"We'd come around and kick around. I was here back eons before they had the new bridge.
"You can come down here and feel right at home," Pool says. "The more you walk around, the more Southern your accent gets."
Inspirations for Pool's comedy range from Jerry Clower to Bill Cosby.
"I grew up with all these guys," Pool says. "I had a guy tell me, 'You're a white Bill Cosby - you don't tell jokes, you tell funny stories.'
"For my perspective, there are two kinds of comedians: some who say funny stuff and some who just talk about life. I'm more the storyteller. Maybe I exaggerate a little, but by and large, it's true life."
One of Pool's idols also came to comedy late in life.
"Jerry Clower was a fertilizer salesman," Pool says. "He traveled to farm conventions and gave speeches.
"People said, 'Jerry, you're funny. You should be a comedian.'
"He was more of a storyteller, too, and I like him from that perspective. I also like Ron White's sarcastic delivery."
Pool writes his own material.
"One of the things I do now is compare the kids of today with what we were like growing up and some things that are wrong," he says. "Of course, it's the parents' fault."
Pool's comedy is aimed at all ages.
"What's funny is that when I get a crowd of younger people, they think I'm making fun of old people," he says. "For example, Publix will hire really old bag boys, and I do a joke about their 'Senior Shuffle.'"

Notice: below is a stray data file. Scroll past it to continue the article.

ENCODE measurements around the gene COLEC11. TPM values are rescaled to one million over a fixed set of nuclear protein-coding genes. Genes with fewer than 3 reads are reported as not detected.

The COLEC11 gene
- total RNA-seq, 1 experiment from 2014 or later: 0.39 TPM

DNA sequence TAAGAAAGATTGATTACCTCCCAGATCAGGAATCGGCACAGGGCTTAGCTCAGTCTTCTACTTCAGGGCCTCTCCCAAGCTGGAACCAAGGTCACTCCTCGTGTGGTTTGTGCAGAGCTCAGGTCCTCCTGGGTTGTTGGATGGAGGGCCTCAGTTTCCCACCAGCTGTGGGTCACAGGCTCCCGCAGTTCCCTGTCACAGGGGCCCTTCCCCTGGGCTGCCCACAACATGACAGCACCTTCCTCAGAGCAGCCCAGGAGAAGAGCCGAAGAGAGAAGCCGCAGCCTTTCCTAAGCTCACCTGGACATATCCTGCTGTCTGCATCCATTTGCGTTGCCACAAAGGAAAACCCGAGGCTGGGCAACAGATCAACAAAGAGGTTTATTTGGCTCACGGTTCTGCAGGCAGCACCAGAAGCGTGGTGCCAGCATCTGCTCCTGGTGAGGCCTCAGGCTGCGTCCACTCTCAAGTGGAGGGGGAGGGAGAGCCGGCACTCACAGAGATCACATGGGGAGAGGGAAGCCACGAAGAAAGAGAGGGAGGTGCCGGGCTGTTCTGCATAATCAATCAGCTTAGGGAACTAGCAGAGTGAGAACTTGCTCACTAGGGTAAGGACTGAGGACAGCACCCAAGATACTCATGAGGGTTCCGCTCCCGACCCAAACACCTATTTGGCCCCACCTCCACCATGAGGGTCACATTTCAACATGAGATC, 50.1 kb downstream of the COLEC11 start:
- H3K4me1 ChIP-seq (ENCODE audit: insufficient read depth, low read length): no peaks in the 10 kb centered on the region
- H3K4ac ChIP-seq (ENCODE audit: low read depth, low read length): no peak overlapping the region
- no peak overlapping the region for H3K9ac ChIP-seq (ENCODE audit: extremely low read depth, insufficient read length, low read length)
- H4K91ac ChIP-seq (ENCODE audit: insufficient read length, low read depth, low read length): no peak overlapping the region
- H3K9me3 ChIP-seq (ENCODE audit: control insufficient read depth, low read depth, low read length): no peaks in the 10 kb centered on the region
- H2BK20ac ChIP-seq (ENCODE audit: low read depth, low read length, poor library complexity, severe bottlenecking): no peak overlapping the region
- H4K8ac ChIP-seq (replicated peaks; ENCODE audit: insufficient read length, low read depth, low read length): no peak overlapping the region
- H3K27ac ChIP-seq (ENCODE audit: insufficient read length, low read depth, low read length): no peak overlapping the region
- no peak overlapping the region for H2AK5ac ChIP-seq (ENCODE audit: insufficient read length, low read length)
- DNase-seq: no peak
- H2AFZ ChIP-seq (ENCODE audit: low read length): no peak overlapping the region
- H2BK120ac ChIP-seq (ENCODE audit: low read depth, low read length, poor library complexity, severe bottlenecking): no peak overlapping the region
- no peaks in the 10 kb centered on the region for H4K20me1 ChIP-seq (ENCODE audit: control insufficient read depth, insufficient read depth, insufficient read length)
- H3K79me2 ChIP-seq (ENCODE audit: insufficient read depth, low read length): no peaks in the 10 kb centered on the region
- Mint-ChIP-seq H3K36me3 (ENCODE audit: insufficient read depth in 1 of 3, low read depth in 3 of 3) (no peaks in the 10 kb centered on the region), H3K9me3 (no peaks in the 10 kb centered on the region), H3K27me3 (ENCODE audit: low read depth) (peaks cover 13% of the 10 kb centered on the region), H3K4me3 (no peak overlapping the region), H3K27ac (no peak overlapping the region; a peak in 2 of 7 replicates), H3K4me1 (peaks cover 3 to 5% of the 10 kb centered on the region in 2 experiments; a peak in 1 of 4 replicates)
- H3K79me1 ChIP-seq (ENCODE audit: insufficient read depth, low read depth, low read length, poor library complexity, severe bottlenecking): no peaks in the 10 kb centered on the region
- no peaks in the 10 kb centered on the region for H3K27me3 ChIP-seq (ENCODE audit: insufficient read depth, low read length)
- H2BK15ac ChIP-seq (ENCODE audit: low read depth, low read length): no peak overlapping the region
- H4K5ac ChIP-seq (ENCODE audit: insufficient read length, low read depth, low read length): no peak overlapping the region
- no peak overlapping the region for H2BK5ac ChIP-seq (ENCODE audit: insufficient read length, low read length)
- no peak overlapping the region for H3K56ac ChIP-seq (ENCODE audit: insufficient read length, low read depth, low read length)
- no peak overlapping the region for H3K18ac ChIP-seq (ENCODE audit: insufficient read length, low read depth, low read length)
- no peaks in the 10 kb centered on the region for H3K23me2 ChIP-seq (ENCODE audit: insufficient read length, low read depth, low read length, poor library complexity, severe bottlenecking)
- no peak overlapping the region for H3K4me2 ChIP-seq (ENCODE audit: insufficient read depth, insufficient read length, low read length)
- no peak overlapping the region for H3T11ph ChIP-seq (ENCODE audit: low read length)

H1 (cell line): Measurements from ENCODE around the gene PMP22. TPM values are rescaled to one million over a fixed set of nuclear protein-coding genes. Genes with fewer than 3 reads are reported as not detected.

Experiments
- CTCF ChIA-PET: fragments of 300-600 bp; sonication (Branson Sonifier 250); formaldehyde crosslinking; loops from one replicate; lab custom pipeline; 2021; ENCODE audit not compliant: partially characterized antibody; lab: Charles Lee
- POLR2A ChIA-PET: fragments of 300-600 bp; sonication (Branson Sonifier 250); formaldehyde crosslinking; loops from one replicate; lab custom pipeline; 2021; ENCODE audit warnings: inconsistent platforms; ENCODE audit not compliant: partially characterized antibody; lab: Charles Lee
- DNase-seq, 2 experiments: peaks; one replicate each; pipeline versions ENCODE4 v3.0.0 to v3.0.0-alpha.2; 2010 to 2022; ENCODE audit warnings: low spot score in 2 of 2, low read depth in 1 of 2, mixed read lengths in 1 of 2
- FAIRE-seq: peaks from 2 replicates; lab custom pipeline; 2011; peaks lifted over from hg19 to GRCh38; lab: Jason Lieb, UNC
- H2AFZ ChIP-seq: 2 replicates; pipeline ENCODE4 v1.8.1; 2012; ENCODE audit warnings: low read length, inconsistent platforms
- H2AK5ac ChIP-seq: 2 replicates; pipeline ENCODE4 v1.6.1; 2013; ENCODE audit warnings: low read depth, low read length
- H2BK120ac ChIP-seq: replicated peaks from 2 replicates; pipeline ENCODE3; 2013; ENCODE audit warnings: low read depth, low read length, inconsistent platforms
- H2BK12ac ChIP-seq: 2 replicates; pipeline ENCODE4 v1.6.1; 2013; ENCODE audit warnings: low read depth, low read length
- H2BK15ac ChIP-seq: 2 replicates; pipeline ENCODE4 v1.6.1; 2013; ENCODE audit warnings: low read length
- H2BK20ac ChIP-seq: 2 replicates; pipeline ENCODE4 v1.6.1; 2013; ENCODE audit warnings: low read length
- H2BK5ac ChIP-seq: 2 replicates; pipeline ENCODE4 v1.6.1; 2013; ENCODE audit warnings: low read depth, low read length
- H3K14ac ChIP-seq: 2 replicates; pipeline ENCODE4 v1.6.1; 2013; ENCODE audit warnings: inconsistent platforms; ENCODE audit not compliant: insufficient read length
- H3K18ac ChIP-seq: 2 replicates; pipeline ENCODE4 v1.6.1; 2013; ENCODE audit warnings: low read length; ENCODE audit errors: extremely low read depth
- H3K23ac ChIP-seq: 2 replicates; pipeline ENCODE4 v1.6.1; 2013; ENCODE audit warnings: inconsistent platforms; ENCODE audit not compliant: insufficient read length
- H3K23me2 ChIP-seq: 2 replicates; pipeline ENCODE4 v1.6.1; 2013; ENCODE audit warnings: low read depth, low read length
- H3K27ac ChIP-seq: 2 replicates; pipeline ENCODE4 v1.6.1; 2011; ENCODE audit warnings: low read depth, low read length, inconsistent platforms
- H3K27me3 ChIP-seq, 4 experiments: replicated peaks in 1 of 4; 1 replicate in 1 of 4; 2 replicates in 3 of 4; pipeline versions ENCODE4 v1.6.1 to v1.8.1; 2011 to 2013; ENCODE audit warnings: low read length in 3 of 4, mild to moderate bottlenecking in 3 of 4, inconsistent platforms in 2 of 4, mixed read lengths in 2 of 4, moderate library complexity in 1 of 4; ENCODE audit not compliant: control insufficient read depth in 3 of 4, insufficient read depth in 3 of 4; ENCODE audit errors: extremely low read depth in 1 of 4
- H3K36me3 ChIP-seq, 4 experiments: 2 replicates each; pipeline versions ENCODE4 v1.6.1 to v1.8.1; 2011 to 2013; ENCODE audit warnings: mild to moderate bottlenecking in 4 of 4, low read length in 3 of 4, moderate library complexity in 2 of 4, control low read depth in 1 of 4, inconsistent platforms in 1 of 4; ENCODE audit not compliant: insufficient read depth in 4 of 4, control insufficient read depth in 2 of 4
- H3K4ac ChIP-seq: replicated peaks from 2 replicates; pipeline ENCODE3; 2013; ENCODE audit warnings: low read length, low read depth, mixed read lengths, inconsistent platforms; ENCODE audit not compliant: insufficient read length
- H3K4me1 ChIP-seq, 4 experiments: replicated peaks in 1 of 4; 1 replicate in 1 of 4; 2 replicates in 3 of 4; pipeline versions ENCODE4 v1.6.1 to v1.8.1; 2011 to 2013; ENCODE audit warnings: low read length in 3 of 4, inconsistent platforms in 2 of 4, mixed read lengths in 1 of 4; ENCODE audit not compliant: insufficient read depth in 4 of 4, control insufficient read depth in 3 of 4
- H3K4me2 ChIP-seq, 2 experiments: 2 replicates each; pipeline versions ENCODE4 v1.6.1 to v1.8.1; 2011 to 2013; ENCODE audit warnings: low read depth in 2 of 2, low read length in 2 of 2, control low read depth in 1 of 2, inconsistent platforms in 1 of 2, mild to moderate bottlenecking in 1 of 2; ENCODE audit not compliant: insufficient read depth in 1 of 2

In addition to performing, Pool teaches comedy for Celebrity Cruise Lines.
"I spend 80 days a year doing it," he says. "The cruise line brings in speakers and somehow I got involved in that.
"I've been doing that almost five years now," Pool says. "Last November, we crossed over from England to Fort Lauderdale."
The cruise job has taken him to Amsterdam, Venice, Chile and other parts of the world. Pool can't believe the path his life has taken.
"It's like winning the lottery," he says. "When Jane Pauley interviewed me, I said, 'We're the first generation to get a do-over.'
"When my grandparents were my age, they were physically beat up by life," Pool says. "Today, we have better health care and live and stay healthy longer."
Saying his comedy is rated PG-16, Pool does a clean show.
"My mother would crawl out of her grave and find me if I didn't do clean comedy," he says. "As I say in my act, 'That's why we buried her face down.'